Intensifying the exploitation of underground resources has been suggested as a solution for Europe’s crisis-ridden regions. But who really owns these resources? And where do the proceeds from their exploitation go? Evie Papada reviews the situation in the villages of Chalkidiki, Greece.
Photo: Joseph Kesisoglou. Source: Flickr
Mining conflicts feature prominently in the global conflict landscape. Typically, they arise as a result of complaints concerning water and soil pollution, illegal land occupation and transport and waste disposal issues. Local communities surrounding the Skouries forest in Chalkidiki had mobilized against the expansion of mining activities long before Eldorado was given the green light to begin works in the region. Small-scale mining continued almost without interruption since the end of World War II and residents have already experienced its impact on their livelihoods and the environment. During the 1990s, the Greek government made several attempts to revive mining activity in the region but, following an appeal by residents, the State Council decided that the potential risks of the proposed investment were higher than the potential benefits for the community and the environment. Operations came to a halt in 2002.
Adding to the contentious issues hovering over livelihoods and the environment, the case of mining in Chalkidiki took on a pronounced political dimension in December 2003. This followed the Greek parliament’s ratification of a law allowing the transfer of the mines from their previous private owner to the Greek state for 11 million euros. However, the mines were sold the same day, for the same price, to George Bololas, owner of Hellas Gold. Since there was no open procurement process, the transaction breached European Union legislation. The concessions granted relieve the company of any tax transfers and from any financial obligation concerning environmental damage resulting from the previous operation of the mines. It also stipulates that the mining company has possession of all minerals – there are to be no royalties for the state.
The European Commission deems the terms of the contract as amounting to illegal state aid in favour of the company and has ruled that the Greek government should pay a fine of 15.3 million euros, plus interest. In addition, the European Court of Justice deems the Environmental Impact Assessment (EIA) produced by the company to be in adequate, for having failed to meet the requirements laid out in the Framework Directive 60/2000/EK regarding Community action in water policy. The Directive indicates that mining activity can be sustainable only if it does not alter the character of a region, and developmental if it is carried out in the overall interest of society. The Greek government has appealed the decision and the case is still pending. Despite the court decision and strong criticism, the EIA was finally approved and in March 2012, 4.1 square kilometres of public forest were put aside for the company to begin the implementation of the mining projects.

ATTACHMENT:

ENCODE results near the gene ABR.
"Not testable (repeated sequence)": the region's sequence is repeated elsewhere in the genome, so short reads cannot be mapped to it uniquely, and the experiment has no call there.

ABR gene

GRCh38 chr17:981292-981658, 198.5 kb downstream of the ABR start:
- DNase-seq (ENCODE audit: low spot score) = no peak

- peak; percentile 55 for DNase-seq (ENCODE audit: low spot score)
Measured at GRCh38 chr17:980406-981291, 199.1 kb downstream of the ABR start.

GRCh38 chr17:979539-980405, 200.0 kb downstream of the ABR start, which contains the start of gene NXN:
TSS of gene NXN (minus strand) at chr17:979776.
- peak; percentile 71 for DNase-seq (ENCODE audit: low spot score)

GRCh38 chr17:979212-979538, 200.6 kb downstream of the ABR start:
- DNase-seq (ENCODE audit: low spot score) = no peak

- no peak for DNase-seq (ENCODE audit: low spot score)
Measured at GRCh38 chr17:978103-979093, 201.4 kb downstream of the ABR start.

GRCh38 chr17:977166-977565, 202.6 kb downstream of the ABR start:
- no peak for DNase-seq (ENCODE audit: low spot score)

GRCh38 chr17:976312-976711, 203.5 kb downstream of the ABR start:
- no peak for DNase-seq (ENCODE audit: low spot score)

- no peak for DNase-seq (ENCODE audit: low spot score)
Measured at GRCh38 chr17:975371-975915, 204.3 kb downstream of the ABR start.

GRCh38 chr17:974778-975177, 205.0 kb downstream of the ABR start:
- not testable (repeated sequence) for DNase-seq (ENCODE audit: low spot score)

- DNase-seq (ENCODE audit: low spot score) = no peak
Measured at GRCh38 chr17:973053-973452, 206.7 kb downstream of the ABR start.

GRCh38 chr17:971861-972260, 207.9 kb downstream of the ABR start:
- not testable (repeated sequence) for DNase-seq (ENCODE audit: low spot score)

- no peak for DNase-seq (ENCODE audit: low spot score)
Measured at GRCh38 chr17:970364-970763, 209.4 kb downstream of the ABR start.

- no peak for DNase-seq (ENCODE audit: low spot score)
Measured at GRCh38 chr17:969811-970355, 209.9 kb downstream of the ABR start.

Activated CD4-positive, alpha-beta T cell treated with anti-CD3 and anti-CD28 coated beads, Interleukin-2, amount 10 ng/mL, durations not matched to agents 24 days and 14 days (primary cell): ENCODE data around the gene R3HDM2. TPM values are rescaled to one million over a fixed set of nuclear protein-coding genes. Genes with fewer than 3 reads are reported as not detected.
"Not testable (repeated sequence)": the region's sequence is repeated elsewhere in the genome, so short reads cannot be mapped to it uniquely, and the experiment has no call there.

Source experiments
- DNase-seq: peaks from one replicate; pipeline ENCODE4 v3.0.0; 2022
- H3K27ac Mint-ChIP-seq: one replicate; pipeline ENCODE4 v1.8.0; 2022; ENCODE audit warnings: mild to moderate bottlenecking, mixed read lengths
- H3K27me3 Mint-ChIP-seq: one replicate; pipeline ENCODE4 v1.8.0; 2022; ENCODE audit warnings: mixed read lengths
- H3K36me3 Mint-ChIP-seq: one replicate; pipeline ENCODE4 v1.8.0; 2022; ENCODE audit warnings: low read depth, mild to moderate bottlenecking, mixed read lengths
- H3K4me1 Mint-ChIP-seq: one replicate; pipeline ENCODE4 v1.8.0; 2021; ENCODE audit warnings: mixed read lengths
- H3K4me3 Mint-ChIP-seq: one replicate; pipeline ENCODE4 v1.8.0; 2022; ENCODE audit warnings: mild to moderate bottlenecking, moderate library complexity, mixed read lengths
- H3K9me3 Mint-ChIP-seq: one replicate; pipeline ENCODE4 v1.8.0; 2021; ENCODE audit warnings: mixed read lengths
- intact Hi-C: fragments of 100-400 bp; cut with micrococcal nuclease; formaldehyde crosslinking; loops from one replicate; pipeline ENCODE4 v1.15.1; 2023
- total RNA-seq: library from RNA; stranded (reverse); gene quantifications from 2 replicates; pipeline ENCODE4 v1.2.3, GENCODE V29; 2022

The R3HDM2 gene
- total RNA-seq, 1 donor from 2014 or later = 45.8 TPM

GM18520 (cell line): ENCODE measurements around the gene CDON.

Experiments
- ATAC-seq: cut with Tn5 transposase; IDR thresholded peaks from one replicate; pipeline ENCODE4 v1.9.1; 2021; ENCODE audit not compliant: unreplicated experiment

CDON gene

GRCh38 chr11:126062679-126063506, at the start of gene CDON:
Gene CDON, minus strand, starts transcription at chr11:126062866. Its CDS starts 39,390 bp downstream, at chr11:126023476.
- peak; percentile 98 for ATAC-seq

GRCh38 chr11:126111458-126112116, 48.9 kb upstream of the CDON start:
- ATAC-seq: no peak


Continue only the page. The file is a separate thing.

Understanding mining conflicts
Issues concerning the distribution of extracted resources and the level of recognition given to communities’ relationship to natural resources are at stake here, as well as the meaningful participation of communities in decision-making processes. These are the kinds of issues that may contribute to a sense of injustice, or environmental injustice, when it comes to mining conflicts. In political ecology, community mobilizations can thus be understood as a response to a series of disruptions in the course of “procedural justice”. Over the years, local village communities’ responses have been manifested in the setting up of local committees and meetings in homes. Information seminars have been organized and the wider scientific community of northern Greece successfully engaged and mobilized in attempts to collect data and exert pressure against the expansion of mining in the region. In other words, a space was created where communities and individuals live and develop political strategies. The history of their struggle is eloquently captured in a documentary entitled Golden Times: Cassandra’s Treasure, released in 2012. It is a rare in-depth investigation of the resistance movement in Skouries: rich in oral history, imagery and personal accounts, following the historical responses of communities to multiple instances of procedural injustice.